First steps: Ange Postecoglou has named an experimental squad to face Ecuador.

First steps: Ange Postecoglou has named an experimental squad to face Ecuador. Photo: Getty Images

The first step in the Socceroos’ rejuvenation has begun, with Ange Postecoglou naming a young, experimental squad for the friendly against Ecuador in London.

Captain Lucas Neill is the most notable omission as Postecoglou opted for youth over experience.

Neill, 35, was overlooked because of a lack of match preparation, but he remains a chance to make the World Cup squad after signing for English Championship club Watford.

Tim Cahill is the most likely to wear the captain’s armband in Neill’s absence as he is the most senior player in a 23-man roster, which includes four uncapped players and 10 with fewer than 10 international appearances.


Curtis Good, Chris Herd, Ben Halloran and Massimo Luongo could make their international debut on March 5 at The Den, with Postecoglou using his final friendly game before announcing his extended World Cup squad as his last chance to trial fringe players.

It’s a squad for the future, favoured by youth, mobility and those playing regularly. While there’s a lack of competitive international experience, Postecoglou says those selected have the chance to become stalwarts of the national team for years to come.

”The squad to face Ecuador represents the first steps in what I believe is the building of the next golden generation for Australian football, acknowledging there is a need to balance experimentation and experience to achieve this,” Postecoglou said.

”The Ecuador match gives this group of players an opportunity to stake a claim for the World Cup. They have been rewarded for playing consistent and strong football, and it shows that age and limited international experience are not barriers to opportunity.”

The composition of the squad provides an insight into the style to be expected, with no out-and-out centre forward included. Mathew Leckie is the closest to a regular striker, with attacking midfielders Cahill, Halloran and Dario Vidosic also entrusted to score goals.

Josh Kennedy was overlooked due to the start of the J-League this weekend, though Postecoglou hinted that his preference lies towards a system with more mobile forwards than just the one striker.

”I think anyone who watches my teams play, I don’t just rely on one player to score goals or a player to play a certain position, and I think the squad we’ve selected and the squads we will select will reflect that,” Postecoglou said.

The absence of Neill and the long-term injury to Rhys Williams led to a different look in the back line, with Western Sydney Wanderers defender Matthew Spiranovic earning a recall alongside Luke Wilkshire, who was overlooked for the last match against Costa Rica.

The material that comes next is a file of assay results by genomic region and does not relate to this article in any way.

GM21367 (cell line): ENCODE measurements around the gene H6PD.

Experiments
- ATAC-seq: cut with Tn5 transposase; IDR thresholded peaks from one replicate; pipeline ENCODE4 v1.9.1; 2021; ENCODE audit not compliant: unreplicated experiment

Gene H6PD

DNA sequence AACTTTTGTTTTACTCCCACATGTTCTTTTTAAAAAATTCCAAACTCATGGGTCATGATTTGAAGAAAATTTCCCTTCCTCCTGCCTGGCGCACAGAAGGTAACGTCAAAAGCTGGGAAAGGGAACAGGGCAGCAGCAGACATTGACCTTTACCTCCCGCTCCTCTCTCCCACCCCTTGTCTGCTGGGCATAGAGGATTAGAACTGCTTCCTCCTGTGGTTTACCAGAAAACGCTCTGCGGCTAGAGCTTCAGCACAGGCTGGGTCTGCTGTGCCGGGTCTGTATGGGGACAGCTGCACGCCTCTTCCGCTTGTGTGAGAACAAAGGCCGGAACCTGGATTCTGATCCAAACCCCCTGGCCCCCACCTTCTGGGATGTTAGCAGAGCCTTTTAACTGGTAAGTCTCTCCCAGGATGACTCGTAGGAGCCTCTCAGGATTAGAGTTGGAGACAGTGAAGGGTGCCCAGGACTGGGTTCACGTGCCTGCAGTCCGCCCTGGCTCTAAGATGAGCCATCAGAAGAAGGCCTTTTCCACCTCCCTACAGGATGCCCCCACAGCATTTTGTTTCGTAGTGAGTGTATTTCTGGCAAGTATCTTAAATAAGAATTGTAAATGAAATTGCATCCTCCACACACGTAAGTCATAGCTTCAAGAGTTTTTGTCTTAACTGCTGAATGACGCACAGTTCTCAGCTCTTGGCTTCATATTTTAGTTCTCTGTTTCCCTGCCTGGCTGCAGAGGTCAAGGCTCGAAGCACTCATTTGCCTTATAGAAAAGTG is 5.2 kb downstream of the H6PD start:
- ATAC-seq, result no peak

Uncapped duo Herd and Good will compete with Spiranovic and Dylan McGowan for places in the heart of defence, while Brisbane Roar’s Ivan Franjic and Holland-based Jason Davidson will occupy the wide positions.

Not having been a regular in youth national teams, Luongo, 21, is the biggest surprise in Postecoglou’s squad, despite enjoying a breakout season at English League One club, Swindon.

Squad: Oliver Bozanic, Tim Cahill, Jason Davidson, Ivan Franjic, Curtis Good, Ben Halloran, Chris Herd, James Holland, Mile Jedinak, Brad Jones, Mitchell Langerak, Matthew Leckie, Massimo Luongo, Ryan McGowan, Matthew McKay, Mark Milligan, Tommy Oar, Tommy Rogic, Matt Ryan, Adam Sarota, Matthew Spiranovic, Dario Vidosic, Luke Wilkshire.

Source : The Sydney Morning Herald

Canberra’s Tom Rogic part of Socceroos coach Ange Postecoglou’s new golden generation vision

February 27, 2014

David Polkinghorne


Tom Rogic.

In : Tom Rogic

Ange Postecoglou wants to create a new ”golden generation” and Canberra young gun Tom Rogic is part of the Socceroos coach’s vision, which is sweeping beyond this year’s World Cup in Rio de Janeiro to the next in Russia in 2018.

Fellow Canberran Carl Valeri is among those fighting for a ”limited number” of spots available for veterans at Rio.

Rogic was picked in the 23-man squad to play Ecuador in a friendly in London on Wednesday after his A-League club Melbourne Victory cleared him of serious damage to the ankle he injured last weekend.

Lucas Neill.

Out: Lucas Neill. Photo: AFP

Victory was expecting the attacking midfielder to be fit for Saturday’s derby against Melbourne Heart and Postecoglou said if he was fit enough to play for his club, he was fit enough to play for his country.


Postecoglou is trying to rebuild the Socceroos as the careers of players such as Tim Cahill near their end.